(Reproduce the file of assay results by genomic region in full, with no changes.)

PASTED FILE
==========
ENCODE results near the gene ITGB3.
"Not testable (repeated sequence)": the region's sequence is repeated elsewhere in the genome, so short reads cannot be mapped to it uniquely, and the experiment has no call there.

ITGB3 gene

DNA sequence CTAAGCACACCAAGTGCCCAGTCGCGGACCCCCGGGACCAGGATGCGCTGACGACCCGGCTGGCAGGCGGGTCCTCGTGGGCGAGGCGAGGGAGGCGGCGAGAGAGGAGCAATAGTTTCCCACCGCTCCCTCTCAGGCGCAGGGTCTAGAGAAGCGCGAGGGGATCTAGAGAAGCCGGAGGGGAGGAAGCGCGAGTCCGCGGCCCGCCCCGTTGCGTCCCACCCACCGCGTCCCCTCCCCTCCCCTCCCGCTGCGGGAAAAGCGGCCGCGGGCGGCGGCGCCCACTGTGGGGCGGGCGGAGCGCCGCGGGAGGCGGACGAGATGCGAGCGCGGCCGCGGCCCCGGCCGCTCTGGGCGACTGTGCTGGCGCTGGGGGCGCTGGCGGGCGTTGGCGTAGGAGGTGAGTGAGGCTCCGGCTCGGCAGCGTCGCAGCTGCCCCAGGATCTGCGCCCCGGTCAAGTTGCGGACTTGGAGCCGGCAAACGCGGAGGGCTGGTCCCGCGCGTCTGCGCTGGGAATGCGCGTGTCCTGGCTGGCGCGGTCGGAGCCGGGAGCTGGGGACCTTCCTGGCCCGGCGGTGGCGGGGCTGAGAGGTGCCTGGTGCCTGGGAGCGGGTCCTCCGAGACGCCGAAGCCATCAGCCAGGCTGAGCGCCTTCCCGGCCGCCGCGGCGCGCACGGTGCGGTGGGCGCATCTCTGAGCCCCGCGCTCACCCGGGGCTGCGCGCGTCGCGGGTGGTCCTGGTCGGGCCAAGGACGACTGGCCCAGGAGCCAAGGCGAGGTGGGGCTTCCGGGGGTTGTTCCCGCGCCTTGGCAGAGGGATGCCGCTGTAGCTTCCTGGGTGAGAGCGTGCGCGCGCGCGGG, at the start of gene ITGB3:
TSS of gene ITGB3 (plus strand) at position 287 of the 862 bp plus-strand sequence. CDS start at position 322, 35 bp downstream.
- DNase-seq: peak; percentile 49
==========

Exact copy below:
ENCODE results near the gene ITGB3.
"Not testable (repeated sequence)": the region's sequence is repeated elsewhere in the genome, so short reads cannot be mapped to it uniquely, and the experiment has no call there.

ITGB3 gene

DNA sequence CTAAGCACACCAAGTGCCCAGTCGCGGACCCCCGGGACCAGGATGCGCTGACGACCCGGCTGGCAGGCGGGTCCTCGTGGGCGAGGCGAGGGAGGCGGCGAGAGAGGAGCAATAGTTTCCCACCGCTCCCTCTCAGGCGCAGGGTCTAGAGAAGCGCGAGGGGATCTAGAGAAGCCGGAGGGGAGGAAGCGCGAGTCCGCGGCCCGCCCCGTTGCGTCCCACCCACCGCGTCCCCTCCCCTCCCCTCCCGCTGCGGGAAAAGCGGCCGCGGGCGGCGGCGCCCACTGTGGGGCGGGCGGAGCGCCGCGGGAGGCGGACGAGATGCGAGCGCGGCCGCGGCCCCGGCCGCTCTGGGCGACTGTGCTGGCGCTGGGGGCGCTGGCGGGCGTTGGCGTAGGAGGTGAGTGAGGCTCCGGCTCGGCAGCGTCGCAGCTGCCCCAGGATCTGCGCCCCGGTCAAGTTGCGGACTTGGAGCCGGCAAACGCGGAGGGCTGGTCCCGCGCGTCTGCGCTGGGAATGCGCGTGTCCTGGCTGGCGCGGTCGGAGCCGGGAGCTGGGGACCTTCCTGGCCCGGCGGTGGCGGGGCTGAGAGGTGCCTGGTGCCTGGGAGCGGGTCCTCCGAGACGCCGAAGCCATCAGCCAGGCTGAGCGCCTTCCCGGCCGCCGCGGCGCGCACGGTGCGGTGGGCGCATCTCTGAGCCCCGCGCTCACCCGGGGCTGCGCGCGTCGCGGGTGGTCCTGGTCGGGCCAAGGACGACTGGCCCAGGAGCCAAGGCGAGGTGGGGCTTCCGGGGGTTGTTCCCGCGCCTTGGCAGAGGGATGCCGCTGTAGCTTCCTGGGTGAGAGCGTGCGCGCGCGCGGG, at the start of gene ITGB3:
TSS of gene ITGB3 (plus strand) at position 287 of the 862 bp plus-strand sequence. CDS start at position 322, 35 bp downstream.
- DNase-seq: peak; percentile 49